“They Have Taken Everything from Me, Even My Family” / 14ymedio

Arian Gonzalez Perez (personal photo)
Arian Gonzalez Perez (personal photo)

14ymedio bigger14ymedio, Madrid, 8 April 2015 — “How is it possible that I cannot enter my country?” Arian Gonzalez Perez asks himself time and again. This 26-year old Cuban, originally from Santa Clara, has lived in Barcelona for five years, and for that reason he was recently denied permission to travel to the Island and visit his sick grandmother.

“I feel like an outcast, very depressed,” he explains in a telephone conversation from the Catalan city. In his native country, he devoted himself to chess, but, like all players who remain living outside of Cuba, he was expelled from the ELO list (a chess player’s ranking) two years ago. In order to obtain the title of master of this discipline he will have to search for another national federation to cover him. “They have taken everything from me, even my family. It is very frustrating not to have rights,” he says.

Gonzalez was 21 years old when he decided to leave his country in search of a better future. “Desperate to leave the country, I left only at the first opportunity I had, but not before the Cuban authorities had denied me three trips. I came directly to Spain and did not even intend to stay, but I had to because of the poverty on the Island. I borrowed money and came, but the tournaments went badly for me and I could not pay the debt, so I stayed,” he says.

This law student thought that, when he had residence in Spain, he would get permission to travel to Cuba, but that was not the case. “It is inconceivable. Cuba is my country, it is my right and my family. This situation violates human rights,” he insists.

Gonzalez visited the Cuban consulate in Barcelona a year ago where they assured him that within a month they would have answered his request to travel to the Island, but the answer never came. “When I found out that my 81-year-old grandmother had fallen and broken her hip, I panicked and returned to the consulate. They told me they had no answer, and the civil servant that assisted me told me that I had defected,” he says sorrowfully.

As a result of these events, he decided to approach the human rights defense organization Amnesty International. “I believe that I should tell the truth and not be afraid of the injustices that are committed in my country; we Cubans cannot continue to permit this outrage,” he stresses. “It is time to add my two cents worth and fight for change.”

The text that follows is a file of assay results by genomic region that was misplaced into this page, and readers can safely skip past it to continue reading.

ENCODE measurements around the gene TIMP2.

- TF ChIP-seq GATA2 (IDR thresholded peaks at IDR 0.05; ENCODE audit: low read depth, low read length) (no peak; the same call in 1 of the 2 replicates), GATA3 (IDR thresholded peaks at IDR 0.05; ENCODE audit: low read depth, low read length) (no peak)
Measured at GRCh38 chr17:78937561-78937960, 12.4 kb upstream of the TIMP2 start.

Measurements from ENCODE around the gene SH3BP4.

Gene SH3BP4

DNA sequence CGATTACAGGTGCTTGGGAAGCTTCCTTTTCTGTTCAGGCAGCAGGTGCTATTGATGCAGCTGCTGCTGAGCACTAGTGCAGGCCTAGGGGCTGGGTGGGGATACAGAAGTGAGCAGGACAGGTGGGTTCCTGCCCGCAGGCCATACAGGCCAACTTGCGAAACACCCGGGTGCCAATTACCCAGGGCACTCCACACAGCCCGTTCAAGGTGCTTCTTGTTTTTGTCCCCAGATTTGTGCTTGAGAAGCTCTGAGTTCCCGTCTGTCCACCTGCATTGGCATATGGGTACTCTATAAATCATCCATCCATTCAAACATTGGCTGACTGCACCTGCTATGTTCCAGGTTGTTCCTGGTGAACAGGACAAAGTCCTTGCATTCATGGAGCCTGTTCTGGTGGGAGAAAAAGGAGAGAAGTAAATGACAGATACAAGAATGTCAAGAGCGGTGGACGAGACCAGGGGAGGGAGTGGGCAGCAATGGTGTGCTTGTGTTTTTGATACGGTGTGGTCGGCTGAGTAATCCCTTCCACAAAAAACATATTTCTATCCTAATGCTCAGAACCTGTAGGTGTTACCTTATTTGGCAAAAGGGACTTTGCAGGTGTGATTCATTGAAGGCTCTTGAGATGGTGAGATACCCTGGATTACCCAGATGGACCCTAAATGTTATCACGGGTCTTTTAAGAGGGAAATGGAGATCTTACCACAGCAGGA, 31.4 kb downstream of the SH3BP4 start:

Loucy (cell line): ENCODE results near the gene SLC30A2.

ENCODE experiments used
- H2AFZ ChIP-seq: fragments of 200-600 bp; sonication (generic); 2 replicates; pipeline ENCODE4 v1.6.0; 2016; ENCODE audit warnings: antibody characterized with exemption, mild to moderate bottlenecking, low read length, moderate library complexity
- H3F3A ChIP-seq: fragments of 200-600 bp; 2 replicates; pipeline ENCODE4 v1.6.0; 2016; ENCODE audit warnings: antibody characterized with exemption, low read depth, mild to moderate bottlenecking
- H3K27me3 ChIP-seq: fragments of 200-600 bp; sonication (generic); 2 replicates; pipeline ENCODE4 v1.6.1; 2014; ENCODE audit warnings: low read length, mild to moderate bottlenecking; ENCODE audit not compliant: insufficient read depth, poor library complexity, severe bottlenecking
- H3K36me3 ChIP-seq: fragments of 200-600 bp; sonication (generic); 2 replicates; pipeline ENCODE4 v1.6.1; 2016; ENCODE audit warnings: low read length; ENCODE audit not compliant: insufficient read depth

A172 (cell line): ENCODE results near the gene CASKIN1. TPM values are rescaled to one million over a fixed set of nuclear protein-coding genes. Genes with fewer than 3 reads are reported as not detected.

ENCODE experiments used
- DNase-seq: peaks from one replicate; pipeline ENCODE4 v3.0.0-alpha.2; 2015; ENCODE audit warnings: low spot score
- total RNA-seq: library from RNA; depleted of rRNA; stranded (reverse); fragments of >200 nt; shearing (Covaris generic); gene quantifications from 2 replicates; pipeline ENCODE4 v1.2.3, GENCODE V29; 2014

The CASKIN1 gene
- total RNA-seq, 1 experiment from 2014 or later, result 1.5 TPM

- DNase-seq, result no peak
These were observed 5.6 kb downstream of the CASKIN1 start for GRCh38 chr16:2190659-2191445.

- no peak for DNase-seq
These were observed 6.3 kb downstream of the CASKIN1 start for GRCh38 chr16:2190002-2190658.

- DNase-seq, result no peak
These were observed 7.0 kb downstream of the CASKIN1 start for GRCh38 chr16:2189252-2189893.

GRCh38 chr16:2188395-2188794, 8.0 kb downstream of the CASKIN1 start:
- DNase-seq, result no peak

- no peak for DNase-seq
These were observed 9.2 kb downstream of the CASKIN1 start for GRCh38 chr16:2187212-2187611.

Gonzalez left Cuba before the reforms promoted in recent years by President Raul Castro, which he branded as “lies.” With the changes in the migratory law, the time limit for a citizen abroad to be classified as a defector and prohibited for eight years from returning has been extended from 11 months to two years. The young man charges that the rule violates Article 13.2 of the Universal Declaration of Human Rights, according to which “all people have the right to leave any country, including their own, and to return to their country.”

Arian Gonzalez, also stripped of his livelihood, was involved in a controversy in 2013 while participating in competitions under the Cuban flag. The chess player was subject to disqualification by the Spanish Grand Master Victor Moskalenko, who accused him of attending a tournament in Mollet del Valles (Barcelona) while drunk and cheating. Moskalenko extended his accusations to another Cuban federated chess player in Spain, Orlevis Perez Mitjans and asserted: “When you play against Cuban players, the other fellow countrymen are behind your back, bothering you… You are confronted not only with a player but with a team of gangsters.”

Arian Gonzalez Perez plays against Yuniesky Quesada Perez (personal photo)
Arian Gonzalez Perez plays against Yuniesky Quesada Perez (personal photo)

Gonzalez, who defended himself then by writing a letter to the Competition Committee of the Catalan Chess Federation to seek measures against Moskalenko for libel and slander, denounces the governmental policy on chess. “Chess in Cuba is part of the Cuban government’s political monopoly. As in many other fields, this is a means for young people to be able to have the aspiration of leaving the Island and search for a better future. But many do not do it because chess at the world level is a poor sport while the Cuban government gives the Grand Masters a salary of 100 CUC which is high in comparison with the rest of the population.”

Arian Gonzalez now hopes that Amnesty International will press for authorization for his return to Cuba. The organization promised him an answer after Easter. “It would be an eternal frustration in my life if my grandmother were to die without me being able to see her 5 years after I said goodbye to her when I left Cuba.”

Translated by MLK